Chasing the Albatross

My adventure in search of a bird by David Lawson

  • 0 31 October 2018

    • by David Lawson
    • 31-10-2018

        Well if ever a reminder is needed of how quickly life is passing us by I came face to face with one such reminder today. As I switched on my computer in my office this morning a photo of me in Cape Town popped up on my screen. Wow….12 months ago today I was stepping onto the deck of the Mighty PSP Logistics yacht to start the most incredible journey of my life, across the Southern Ocean from Cape Town to Fremantle. Then I had it all to look forward to, and now I have it all to look back upon. What an amazing experience and one that has definitely changed my life. The Southern Ocean crossing was definitely my favourite passage amongst the many I was to undertake. There were so many firsts to encounter and of course there was the opportunity to achieve my first sighting of an Albatross. With the Albatross in mind, this Sunday Andie and I will visit the Savoy Theatre in Monmouth to see: ALBATROSS: a powerful documentary about birds on Midway island in the pacific whose lives are threatened by plastic. The film takes viewers on a guided tour into the depths of their own spirits, delivering a profound message of reverence and love that is already reaching an audience of millions of people around the world. So one year on the question is…..where to now? Well the Albatross theme has well and truly stayed with me and actually I feel as if it is a part of me now. I have really enjoyed writing this blog; it’s a first for me and whilst this blog has to come to an end, I do want to continue to write. I have penned the start of a children’s book for my granddaughter, Edie. A story about a little ‘sailor girl, her grandad and an Albatross! Watch this space……! For me the ‘Chasing the Albatross’ term has become such a powerful theme and whilst in Sydney, last Christmas, I did decide to create a trademark; ‘Chasing the Albatross’. All of us in some way are other are chasing something in this life….love, happiness, family, peace, self, security. The list is endless or very short, depending upon how you look at it, but most of all it’s very personal. I’ve subsequently used this as a theme in my business, to help clients unlock what they want out of life and how I can best help them to chase their Albatross. Andie and I are forever thinking about ways we can develop the ‘Chasing the Albatross’ brand (how corporate does that sound!). Yet for us it has real meaning and we want to develop it further. Who knows where our journey might take us?? If you have managed to stay the course to read the journey of my last 12 months, well my sincere thanks. It has been most humbling to see the statistics of how far this blog has reached….29 countries, 1,581 views and 157 plays of Peter’s song, written from the content of this blog as I crossed the Southern Ocean. I met with Peter and Jenny last week and his song has so far reached the semi-final of a competition……here’s hoping that Peter’s song will fly that little bit further still. To all of you who donated to my chosen charity, my heartfelt thanks. Your support will really help others in need. So now, as one journey ends, a new one opens up…….I’m off to find a glass of Malbec and write the next chapter of my grand-daughter’s story…………….Cheers to you and I hope that you too will find your Albatross. Good luck and enjoy the journey………….. And just before I go a final picture for you (above)….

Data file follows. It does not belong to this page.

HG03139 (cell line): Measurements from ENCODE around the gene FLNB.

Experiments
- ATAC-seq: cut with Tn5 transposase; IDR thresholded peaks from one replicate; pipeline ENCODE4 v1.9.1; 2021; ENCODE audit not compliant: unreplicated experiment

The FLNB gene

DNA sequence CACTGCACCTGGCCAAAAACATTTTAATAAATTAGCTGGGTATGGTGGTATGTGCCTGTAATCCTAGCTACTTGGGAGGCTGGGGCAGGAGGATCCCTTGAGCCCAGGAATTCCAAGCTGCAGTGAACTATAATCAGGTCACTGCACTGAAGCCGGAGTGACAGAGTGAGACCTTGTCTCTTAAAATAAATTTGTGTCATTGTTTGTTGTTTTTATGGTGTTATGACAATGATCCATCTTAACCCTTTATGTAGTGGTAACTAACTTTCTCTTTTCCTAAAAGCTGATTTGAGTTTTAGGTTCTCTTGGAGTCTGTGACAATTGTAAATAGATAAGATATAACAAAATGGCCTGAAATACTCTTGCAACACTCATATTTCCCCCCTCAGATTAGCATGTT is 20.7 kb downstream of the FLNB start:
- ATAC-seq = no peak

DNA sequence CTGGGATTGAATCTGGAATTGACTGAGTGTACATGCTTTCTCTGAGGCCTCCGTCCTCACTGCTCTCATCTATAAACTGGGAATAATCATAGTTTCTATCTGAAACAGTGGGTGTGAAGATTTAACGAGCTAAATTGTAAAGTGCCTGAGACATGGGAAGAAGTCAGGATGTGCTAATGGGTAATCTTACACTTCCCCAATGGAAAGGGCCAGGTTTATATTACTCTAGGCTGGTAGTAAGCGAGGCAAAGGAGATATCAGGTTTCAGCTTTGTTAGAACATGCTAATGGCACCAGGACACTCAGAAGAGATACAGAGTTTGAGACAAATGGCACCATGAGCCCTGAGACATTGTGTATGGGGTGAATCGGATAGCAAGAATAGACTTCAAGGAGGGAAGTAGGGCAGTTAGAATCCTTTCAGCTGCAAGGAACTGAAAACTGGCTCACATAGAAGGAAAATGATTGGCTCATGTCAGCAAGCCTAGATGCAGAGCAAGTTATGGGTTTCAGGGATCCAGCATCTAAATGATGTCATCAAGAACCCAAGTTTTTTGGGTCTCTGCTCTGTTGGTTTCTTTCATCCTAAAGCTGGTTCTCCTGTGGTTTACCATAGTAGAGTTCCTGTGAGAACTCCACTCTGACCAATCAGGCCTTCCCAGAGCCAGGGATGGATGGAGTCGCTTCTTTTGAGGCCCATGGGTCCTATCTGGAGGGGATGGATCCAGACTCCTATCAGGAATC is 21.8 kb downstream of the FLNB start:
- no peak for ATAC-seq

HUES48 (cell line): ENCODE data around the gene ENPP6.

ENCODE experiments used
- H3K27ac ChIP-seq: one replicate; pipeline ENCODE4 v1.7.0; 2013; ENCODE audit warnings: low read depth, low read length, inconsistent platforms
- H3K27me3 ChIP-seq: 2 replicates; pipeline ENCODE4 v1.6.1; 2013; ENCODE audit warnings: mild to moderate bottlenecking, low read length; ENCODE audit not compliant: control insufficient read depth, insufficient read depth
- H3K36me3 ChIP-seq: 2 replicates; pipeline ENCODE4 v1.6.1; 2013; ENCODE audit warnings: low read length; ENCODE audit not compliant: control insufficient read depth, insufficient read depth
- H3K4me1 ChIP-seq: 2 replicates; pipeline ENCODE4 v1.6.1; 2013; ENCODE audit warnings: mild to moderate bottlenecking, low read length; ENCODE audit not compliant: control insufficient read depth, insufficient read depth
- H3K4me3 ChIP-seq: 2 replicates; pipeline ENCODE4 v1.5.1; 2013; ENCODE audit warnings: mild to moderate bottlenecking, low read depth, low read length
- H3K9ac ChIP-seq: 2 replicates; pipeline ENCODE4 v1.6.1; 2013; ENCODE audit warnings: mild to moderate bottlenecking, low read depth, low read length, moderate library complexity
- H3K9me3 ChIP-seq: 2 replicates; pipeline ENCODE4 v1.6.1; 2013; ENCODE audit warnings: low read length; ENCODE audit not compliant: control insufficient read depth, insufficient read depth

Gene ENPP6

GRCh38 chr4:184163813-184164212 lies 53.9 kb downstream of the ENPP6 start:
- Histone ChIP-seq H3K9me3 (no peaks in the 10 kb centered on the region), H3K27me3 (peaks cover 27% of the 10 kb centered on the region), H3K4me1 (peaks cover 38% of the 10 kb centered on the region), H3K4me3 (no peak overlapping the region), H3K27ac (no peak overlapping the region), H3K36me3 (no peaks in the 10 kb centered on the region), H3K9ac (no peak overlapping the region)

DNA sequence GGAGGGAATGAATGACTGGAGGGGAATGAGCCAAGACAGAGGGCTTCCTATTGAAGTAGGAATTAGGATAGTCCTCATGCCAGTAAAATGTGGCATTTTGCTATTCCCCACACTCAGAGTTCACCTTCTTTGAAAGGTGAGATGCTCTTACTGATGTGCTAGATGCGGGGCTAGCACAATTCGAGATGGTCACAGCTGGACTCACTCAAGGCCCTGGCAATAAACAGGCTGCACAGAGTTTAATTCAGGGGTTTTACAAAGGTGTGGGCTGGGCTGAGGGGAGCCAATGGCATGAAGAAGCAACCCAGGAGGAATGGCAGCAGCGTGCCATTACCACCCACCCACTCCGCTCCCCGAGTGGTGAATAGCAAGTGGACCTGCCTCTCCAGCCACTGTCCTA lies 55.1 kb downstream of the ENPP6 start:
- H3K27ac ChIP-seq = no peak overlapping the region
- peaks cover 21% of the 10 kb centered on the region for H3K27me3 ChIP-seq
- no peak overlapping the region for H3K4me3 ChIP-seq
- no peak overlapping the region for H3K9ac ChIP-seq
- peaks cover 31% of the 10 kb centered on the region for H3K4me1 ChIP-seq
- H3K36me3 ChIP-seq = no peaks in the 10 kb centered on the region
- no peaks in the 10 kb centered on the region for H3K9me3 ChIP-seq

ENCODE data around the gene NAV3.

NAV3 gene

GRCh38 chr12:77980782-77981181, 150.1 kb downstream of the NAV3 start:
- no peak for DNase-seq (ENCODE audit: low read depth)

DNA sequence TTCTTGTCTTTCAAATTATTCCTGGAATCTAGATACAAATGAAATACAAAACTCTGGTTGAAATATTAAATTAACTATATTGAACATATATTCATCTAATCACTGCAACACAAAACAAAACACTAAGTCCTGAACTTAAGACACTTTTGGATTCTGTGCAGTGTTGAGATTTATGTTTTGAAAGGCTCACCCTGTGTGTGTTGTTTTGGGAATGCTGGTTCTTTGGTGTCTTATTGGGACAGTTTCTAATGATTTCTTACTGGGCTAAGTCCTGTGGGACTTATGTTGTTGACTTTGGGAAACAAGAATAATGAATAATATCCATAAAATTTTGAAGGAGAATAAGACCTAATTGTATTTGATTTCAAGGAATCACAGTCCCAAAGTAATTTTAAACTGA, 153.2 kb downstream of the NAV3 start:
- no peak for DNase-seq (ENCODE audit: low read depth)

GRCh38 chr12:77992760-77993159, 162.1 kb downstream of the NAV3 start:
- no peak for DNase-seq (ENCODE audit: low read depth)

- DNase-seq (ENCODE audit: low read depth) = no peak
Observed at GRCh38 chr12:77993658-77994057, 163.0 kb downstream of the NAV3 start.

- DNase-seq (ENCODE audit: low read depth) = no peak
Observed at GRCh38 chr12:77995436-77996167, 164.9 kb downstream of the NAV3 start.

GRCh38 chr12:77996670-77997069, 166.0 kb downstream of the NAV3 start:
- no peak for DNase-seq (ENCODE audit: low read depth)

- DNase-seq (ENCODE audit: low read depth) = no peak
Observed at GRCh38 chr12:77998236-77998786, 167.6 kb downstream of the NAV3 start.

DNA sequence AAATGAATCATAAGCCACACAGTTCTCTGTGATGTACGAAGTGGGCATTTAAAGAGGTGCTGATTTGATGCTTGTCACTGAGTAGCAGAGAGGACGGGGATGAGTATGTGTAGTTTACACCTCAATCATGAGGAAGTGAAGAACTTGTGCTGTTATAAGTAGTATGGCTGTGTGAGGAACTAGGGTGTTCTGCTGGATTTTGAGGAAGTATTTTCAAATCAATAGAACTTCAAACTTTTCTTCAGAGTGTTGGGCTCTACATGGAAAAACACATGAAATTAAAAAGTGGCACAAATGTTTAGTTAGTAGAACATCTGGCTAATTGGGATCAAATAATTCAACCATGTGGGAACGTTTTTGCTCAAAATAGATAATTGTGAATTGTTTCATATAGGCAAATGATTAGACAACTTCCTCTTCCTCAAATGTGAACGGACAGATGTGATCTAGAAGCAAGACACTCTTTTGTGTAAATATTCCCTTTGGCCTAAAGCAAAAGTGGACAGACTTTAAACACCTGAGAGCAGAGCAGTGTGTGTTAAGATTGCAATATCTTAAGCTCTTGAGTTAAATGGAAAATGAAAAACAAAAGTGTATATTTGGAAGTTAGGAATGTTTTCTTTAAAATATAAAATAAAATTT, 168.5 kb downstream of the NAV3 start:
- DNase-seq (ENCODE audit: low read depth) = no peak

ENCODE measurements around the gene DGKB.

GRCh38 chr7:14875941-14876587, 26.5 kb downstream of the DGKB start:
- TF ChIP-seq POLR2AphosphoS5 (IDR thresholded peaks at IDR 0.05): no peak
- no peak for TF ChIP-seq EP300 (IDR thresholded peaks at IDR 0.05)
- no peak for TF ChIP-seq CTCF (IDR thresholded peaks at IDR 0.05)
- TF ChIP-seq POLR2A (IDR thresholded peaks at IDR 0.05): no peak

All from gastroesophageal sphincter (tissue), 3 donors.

• 0 Saturday 28th July – Clipper Ocean Racing….done!

    • by David Lawson
    • 28-07-2018